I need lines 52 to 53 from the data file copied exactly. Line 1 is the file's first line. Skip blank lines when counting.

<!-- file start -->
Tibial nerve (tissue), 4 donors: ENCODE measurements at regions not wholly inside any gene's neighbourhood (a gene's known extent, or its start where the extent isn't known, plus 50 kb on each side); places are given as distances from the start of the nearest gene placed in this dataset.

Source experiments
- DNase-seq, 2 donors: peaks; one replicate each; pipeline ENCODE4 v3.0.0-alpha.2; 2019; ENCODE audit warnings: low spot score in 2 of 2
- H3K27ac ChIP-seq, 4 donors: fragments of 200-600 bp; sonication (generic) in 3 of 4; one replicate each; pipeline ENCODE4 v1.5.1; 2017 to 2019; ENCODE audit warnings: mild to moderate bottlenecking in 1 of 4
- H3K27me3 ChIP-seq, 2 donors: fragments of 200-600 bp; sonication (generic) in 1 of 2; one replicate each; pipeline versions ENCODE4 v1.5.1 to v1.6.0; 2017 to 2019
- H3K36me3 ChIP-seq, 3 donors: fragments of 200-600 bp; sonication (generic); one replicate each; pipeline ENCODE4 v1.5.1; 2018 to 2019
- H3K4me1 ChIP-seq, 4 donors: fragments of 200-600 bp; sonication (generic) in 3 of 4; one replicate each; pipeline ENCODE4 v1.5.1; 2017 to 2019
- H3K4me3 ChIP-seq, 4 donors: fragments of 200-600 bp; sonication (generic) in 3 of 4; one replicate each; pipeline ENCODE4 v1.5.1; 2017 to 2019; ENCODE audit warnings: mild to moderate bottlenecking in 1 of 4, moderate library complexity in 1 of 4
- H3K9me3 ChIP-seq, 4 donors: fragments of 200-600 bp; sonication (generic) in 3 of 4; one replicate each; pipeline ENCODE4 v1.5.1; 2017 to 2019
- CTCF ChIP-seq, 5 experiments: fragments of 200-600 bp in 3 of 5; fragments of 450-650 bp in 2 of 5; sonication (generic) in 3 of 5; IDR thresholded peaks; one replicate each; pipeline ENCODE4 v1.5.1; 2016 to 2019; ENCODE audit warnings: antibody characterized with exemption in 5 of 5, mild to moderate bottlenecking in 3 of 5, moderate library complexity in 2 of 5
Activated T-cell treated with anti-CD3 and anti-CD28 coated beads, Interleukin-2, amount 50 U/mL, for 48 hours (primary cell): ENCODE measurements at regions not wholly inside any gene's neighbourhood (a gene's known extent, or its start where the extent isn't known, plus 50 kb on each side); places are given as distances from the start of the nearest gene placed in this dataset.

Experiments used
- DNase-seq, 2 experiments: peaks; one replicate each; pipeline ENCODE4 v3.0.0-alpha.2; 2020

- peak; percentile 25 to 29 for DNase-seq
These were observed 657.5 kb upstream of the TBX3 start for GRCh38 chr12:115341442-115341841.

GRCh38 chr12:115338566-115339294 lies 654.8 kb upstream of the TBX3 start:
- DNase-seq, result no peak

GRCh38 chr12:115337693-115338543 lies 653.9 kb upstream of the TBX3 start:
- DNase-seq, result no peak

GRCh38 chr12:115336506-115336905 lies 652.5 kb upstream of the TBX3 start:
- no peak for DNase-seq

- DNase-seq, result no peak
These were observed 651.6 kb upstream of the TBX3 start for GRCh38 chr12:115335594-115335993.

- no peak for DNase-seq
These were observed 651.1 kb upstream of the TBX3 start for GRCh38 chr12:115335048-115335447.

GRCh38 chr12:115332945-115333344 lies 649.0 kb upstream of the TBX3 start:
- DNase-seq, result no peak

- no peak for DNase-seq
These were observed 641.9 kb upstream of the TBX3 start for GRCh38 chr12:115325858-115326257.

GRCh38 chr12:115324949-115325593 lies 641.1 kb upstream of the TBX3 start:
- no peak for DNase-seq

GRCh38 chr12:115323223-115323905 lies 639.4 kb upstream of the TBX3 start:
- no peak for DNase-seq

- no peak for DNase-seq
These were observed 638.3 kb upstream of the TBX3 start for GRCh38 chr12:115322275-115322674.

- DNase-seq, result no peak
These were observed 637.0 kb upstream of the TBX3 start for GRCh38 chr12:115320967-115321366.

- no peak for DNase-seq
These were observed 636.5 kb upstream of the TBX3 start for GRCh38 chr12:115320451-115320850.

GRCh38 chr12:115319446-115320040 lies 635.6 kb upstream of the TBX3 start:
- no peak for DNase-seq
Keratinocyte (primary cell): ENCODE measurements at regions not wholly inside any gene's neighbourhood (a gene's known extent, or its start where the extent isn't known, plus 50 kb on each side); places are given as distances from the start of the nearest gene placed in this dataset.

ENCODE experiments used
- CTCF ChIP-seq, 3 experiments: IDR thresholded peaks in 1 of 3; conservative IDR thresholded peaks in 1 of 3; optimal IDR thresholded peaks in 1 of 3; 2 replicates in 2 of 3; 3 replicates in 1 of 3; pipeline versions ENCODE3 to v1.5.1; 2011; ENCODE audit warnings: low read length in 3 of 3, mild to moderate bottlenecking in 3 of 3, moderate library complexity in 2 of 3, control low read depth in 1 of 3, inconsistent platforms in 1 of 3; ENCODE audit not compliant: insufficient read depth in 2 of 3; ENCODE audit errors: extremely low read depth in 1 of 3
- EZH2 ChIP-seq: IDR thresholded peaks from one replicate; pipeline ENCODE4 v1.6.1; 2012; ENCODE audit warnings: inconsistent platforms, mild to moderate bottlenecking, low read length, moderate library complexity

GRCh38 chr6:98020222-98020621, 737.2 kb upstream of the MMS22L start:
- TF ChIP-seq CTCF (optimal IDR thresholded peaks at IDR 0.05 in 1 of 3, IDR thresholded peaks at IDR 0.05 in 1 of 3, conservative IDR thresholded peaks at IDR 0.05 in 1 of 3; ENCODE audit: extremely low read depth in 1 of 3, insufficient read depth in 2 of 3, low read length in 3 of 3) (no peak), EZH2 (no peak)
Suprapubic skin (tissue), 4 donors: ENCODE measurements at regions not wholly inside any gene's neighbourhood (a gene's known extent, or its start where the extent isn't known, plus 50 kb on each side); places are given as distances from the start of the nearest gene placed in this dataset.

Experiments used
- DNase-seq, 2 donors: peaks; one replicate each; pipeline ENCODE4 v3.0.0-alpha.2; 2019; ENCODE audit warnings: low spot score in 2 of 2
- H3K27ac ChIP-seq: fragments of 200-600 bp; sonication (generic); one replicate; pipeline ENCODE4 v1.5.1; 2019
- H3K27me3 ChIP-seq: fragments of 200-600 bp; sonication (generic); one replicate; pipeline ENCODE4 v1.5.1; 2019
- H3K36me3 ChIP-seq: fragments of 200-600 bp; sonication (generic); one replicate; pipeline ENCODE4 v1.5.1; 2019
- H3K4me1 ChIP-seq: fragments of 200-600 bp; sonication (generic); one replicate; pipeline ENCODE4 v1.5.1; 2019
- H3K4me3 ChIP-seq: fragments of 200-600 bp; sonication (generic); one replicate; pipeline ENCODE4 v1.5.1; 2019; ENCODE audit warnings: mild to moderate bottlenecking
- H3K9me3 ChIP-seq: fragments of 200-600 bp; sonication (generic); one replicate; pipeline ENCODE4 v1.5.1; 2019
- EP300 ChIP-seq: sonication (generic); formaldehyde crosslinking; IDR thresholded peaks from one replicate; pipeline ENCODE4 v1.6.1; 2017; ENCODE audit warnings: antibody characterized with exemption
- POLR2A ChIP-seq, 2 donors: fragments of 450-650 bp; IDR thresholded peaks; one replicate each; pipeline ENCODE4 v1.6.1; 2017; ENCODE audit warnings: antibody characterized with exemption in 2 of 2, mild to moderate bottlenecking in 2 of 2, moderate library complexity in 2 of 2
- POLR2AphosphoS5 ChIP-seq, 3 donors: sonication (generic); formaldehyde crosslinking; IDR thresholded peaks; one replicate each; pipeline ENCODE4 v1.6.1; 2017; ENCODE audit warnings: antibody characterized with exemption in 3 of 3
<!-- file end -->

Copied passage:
- H3K27me3 ChIP-seq: fragments of 200-600 bp; sonication (generic); one replicate; pipeline ENCODE4 v1.5.1; 2019
- H3K36me3 ChIP-seq: fragments of 200-600 bp; sonication (generic); one replicate; pipeline ENCODE4 v1.5.1; 2019